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Is a Mortgage Refinance Right for You?Posted by
But before you jump into the refinance process, remember that everyone’s financial circumstances are different. Loan balances, interest rates, remaining months on the loan term – they all vary depending on each situation. However, there is one thing that is, and always will be, the same for everyone: math. And it’s only after you and your First Class Mortgage Consultant “do the math” that you should decide whether or not to refinance.
How does refinancing work?
Refinancing is the process of replacing an existing mortgage with a new loan. Typically, people refinance their mortgage to reduce their monthly payments, lower their interest rate, or change their loan program from an adjustable rate mortgage to a fixed-rate mortgage. Additionally, some people need access to cash to fund home renovation projects or paying off various debts and will leverage the equity in their house to obtain a cash-out refinance.
Goals for refinancing:
- Lowering your monthly payment: With a lower monthly payment, you are free to put the savings toward other debts and other expenditures or apply those savings towards your monthly mortgage payment and pay off your loan sooner.
- Remove private mortgage insurance (PMI). Some homeowners who have enough property appreciation or principal paid off will not be required to pay mortgage insurance which will reduce your total monthly payment.
- Reducing the length (term) of your loan. For homeowners who took out a mortgage in the early stages of their career, a 30-year mortgage may have made the most financial sense. But for those who want to pay off their mortgage sooner, reducing the loan term can be an attractive option.
- Switching from an adjustable-rate mortgage to a fixed-rate loan. When you have an adjustable-rate mortgage, your payment can adjust up or down as interest rates change. Switching to a fixed-rate loan with reliable and stable monthly payments can give homeowners the security of knowing that their payment will never change.
- Using the equity in your home to take out cash. With rising home values, you may have enough equity to take out a cash-out refinance. This money can be used to finance home improvements, pay off debts or to fund large purchases.
Regardless of your goal, the actual process of refinancing works much in the same way as when you applied for your first mortgage: you’ll need to collect financial documents and submit a mortgage refinancing application before you can be approved.
Is Now the Right Time to Refinance?
Ultimately, it’s critical to crunch the numbers to see if refinancing makes sense for you. Our website has a refinance mortgage calculator designed to help you calculate what your new payment would be.
Even if you’ve been unable to refinance in the past, loan programs and rates are always changing. These changes, along with rising home values in many markets, may enable you to reduce your rate or lower your monthly payments.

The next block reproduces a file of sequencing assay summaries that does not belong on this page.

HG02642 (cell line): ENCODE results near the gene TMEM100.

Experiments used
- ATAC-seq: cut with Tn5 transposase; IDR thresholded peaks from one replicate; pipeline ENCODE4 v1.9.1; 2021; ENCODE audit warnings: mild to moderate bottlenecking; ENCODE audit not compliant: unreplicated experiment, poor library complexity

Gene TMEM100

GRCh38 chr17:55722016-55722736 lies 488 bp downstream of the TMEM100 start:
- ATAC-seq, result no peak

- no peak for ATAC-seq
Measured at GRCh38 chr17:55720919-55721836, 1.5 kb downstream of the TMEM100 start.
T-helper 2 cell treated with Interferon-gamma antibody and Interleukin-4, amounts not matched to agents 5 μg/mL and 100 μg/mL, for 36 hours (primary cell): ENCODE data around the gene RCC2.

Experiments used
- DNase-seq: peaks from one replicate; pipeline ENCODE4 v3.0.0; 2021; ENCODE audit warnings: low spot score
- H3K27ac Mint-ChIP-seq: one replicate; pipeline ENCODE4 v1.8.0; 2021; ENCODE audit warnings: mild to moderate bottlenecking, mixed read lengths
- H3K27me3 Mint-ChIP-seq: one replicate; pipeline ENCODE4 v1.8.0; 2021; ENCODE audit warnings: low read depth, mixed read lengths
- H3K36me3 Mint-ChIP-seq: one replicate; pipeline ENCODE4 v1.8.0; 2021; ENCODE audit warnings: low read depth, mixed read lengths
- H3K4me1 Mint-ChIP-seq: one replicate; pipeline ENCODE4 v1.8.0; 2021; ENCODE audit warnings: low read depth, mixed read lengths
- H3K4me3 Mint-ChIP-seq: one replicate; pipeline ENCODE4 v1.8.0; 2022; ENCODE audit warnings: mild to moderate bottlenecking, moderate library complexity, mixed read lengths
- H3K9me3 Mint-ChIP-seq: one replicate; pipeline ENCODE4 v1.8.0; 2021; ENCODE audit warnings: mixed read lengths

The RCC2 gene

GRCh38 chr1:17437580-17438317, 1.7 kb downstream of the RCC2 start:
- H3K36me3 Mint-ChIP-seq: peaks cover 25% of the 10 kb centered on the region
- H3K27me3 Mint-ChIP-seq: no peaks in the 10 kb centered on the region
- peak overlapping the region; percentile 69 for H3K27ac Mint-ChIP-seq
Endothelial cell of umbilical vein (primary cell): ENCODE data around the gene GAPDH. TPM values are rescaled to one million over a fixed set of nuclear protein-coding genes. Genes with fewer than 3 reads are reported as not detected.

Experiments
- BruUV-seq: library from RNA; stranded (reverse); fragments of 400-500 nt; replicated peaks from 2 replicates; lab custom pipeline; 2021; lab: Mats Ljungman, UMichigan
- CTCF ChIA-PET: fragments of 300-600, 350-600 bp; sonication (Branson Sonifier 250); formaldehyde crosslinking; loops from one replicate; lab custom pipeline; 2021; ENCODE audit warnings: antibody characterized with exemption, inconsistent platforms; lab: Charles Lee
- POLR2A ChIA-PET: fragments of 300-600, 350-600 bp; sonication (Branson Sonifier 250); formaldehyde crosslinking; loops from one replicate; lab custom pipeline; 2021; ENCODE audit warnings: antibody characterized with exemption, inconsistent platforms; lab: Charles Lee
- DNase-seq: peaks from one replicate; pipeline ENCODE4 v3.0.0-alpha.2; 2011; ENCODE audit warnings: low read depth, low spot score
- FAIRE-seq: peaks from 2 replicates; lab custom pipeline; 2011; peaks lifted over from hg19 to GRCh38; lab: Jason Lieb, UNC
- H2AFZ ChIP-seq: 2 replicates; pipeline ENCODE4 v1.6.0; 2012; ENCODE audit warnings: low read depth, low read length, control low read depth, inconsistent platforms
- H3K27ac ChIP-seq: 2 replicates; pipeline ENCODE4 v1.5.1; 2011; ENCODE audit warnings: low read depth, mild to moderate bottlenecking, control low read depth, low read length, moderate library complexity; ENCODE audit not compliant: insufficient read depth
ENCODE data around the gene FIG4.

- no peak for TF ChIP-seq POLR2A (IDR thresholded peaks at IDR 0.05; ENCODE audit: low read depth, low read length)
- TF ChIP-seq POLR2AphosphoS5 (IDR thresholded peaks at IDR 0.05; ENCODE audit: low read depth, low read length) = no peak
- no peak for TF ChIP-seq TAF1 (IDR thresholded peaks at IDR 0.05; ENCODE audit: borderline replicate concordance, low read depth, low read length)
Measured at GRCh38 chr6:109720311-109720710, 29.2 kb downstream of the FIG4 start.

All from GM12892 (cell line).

But you don’t have to go at it alone! Our mortgage consultants are always ready to answer your questions and guide you along the path to a successful refinancing.
Your Mortgage, What to Expect: UnderwritingPosted by
We are now at the halfway point of the mortgage process. Underwriting.
What is mortgage underwriting?
During the mortgage underwriting stage, your application moves from the desk of the loan processor to the mortgage underwriter. The mortgage underwriter will ensure your financial profile matches your lender’s guidelines and loan criteria and he or she will ultimately make the final decision: to approve or deny your loan request.
How Underwriters Assess Risk, the “Three C’s” of underwriting:
- Capacity: Do you have the means and resources to pay off your debts? Underwriters assess your available resources by reviewing your employment history, your income, your debts and your asset statements. (Note: If you are self-employed, you may be asked to provide much more documentation of your income and work status.)
They will also review your savings, checking, 401(k), and IRA accounts to ensure you can still pay your mortgage if you lose your job or become ill. Underwriters will pay particular attention to your debt-to-income ratio; they want to make sure you have enough money to fulfill your current financial obligations, as well as take on a new mortgage.
- Credit: Do you have solid repayment and credit history? Your credit is one of the most critical factors in the loan approval process. The underwriter will review your credit score to see how you have handled past bills (like auto loans, student loans, and home equity lines of credit) and predict your ability to make the proposed mortgage payments on time and in full.
- Collateral: What is the value and type of property? The mortgage underwriter must make sure the loan amount meets the loan-to-value requirements of the product. Otherwise, in the case of a default, a lender may not be able to recover the unpaid balance of the loan. An underwriter will typically order a home appraisal which will assess the home’s current worth.
Also, the underwriter will likely review the type of property you are looking to buy, because different kinds of properties carry different risks. For example, many lenders consider an investment property a riskier investment; this is because, historically, a borrower is more likely to walk away from an investment property than their primary residence in a difficult financial situation.
Ready to get started? Give us a call or fill out an online application: APPLY ONLINE HERE.